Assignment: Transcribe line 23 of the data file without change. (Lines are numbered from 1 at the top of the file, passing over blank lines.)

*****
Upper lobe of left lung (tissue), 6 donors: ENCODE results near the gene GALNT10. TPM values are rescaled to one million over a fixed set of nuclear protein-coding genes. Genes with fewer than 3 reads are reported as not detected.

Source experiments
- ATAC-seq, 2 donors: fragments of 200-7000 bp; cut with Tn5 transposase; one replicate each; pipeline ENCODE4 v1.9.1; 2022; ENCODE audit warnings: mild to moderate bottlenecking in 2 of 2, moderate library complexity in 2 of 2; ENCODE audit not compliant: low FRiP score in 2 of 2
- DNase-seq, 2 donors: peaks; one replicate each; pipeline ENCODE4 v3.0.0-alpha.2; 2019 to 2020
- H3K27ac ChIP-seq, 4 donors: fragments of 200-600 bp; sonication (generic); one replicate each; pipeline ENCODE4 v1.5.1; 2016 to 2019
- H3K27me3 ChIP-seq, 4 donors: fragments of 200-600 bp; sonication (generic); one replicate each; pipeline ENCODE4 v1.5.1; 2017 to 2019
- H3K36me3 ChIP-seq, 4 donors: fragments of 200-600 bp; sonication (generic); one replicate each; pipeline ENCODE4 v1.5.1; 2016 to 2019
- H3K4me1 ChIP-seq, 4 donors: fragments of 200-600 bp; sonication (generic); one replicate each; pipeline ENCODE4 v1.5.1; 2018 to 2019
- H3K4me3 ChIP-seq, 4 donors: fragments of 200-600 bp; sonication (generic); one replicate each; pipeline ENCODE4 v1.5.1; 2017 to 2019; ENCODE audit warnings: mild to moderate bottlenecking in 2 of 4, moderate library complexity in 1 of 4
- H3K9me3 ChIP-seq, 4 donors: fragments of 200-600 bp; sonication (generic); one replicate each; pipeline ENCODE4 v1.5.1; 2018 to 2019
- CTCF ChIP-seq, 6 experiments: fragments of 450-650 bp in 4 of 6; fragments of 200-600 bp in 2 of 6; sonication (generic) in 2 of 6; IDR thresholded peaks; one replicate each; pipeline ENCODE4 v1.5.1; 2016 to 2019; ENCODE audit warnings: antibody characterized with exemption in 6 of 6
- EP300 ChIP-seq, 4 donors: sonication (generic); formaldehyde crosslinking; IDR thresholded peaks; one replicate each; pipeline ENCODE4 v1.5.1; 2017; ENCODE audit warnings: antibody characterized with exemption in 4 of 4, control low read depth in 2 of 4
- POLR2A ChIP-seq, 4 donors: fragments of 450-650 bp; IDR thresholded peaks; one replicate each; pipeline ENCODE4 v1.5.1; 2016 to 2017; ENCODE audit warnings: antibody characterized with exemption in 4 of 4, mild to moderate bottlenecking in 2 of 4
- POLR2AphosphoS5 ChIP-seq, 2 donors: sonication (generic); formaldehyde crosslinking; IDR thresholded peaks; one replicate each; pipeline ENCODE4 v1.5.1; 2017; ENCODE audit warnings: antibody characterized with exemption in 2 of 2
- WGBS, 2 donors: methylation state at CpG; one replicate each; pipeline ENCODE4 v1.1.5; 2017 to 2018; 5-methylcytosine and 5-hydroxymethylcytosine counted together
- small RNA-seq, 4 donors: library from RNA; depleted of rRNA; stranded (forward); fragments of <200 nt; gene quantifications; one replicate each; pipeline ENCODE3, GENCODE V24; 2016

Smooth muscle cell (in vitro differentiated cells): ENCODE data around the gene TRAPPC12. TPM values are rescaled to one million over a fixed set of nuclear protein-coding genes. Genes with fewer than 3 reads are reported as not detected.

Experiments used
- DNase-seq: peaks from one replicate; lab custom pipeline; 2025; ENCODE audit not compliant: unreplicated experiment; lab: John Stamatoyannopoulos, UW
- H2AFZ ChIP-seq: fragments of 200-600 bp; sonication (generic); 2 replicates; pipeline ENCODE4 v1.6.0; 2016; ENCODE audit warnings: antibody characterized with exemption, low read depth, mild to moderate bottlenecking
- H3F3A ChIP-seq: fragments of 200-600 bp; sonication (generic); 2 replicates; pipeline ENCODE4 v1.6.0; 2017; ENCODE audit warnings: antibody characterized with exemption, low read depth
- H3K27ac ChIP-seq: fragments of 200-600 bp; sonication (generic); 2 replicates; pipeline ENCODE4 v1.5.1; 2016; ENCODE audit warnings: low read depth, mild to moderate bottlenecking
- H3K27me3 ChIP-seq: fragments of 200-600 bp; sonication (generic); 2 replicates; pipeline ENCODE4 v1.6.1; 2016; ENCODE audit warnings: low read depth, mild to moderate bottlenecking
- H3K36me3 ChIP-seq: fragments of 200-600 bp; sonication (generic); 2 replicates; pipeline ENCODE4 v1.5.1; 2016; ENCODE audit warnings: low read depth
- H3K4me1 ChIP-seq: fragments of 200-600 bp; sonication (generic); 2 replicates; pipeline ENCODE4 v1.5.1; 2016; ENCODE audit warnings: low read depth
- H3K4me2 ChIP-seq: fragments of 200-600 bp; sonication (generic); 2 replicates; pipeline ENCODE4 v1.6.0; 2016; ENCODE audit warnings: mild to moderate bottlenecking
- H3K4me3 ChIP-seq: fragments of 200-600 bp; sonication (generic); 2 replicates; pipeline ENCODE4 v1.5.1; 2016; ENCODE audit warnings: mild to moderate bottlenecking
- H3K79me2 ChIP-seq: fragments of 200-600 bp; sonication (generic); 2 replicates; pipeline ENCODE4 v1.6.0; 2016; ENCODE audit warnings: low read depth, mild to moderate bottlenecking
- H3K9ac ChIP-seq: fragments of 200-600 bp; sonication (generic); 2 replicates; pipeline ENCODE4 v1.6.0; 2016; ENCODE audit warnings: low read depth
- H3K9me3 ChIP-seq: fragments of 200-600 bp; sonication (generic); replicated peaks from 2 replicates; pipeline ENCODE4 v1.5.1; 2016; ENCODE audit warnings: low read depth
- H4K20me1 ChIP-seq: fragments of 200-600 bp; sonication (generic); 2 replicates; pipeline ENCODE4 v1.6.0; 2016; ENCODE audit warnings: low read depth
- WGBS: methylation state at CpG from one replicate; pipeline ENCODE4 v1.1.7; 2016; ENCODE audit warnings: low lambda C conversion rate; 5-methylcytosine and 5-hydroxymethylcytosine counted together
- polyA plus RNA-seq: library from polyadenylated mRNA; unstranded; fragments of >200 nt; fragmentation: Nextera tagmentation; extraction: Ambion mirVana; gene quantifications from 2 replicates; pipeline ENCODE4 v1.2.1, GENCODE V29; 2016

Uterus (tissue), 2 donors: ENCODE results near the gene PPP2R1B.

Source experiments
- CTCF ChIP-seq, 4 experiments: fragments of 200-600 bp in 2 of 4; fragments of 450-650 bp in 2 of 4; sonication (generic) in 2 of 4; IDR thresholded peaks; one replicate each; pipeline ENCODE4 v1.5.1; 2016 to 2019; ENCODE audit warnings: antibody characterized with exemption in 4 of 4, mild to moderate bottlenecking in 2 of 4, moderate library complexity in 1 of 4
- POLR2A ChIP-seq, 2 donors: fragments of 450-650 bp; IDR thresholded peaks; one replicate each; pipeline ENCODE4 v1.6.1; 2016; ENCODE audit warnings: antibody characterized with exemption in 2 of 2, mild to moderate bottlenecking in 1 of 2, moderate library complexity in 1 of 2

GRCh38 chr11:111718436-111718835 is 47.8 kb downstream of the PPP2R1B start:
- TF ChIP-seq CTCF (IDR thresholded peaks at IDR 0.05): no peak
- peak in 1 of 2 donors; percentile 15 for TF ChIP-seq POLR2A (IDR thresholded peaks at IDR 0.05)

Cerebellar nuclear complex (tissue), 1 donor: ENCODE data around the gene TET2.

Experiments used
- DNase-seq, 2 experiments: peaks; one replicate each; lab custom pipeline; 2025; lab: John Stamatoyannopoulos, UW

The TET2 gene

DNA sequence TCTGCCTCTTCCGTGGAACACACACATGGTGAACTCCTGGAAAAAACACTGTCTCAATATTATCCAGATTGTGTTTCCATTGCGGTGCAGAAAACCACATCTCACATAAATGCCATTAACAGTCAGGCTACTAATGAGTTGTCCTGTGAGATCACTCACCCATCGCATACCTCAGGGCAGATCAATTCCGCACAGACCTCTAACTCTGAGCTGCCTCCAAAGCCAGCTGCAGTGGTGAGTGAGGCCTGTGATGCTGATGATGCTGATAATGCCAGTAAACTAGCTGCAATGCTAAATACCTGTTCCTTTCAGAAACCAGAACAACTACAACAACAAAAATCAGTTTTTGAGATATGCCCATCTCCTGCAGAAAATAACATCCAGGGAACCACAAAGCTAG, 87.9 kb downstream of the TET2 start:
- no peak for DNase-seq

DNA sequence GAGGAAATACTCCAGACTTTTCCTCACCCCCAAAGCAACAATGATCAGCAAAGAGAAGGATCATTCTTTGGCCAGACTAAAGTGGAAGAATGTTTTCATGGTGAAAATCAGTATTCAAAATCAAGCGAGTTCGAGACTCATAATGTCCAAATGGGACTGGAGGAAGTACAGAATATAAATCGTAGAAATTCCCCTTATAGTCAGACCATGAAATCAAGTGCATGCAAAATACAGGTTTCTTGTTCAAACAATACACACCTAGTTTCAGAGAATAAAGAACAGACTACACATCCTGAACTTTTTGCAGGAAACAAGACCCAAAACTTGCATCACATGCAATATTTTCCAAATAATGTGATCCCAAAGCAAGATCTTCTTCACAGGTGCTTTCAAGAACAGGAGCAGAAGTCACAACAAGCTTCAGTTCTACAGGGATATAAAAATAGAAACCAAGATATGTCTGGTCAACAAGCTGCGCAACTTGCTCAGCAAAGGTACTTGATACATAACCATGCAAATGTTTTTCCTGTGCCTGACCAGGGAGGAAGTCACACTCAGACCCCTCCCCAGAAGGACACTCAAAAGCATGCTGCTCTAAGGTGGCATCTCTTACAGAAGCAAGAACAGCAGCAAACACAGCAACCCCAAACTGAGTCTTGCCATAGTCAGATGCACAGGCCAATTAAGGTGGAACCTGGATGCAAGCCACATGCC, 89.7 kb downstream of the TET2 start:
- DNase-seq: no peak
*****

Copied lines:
- H3K27me3 ChIP-seq: fragments of 200-600 bp; sonication (generic); 2 replicates; pipeline ENCODE4 v1.6.1; 2016; ENCODE audit warnings: low read depth, mild to moderate bottlenecking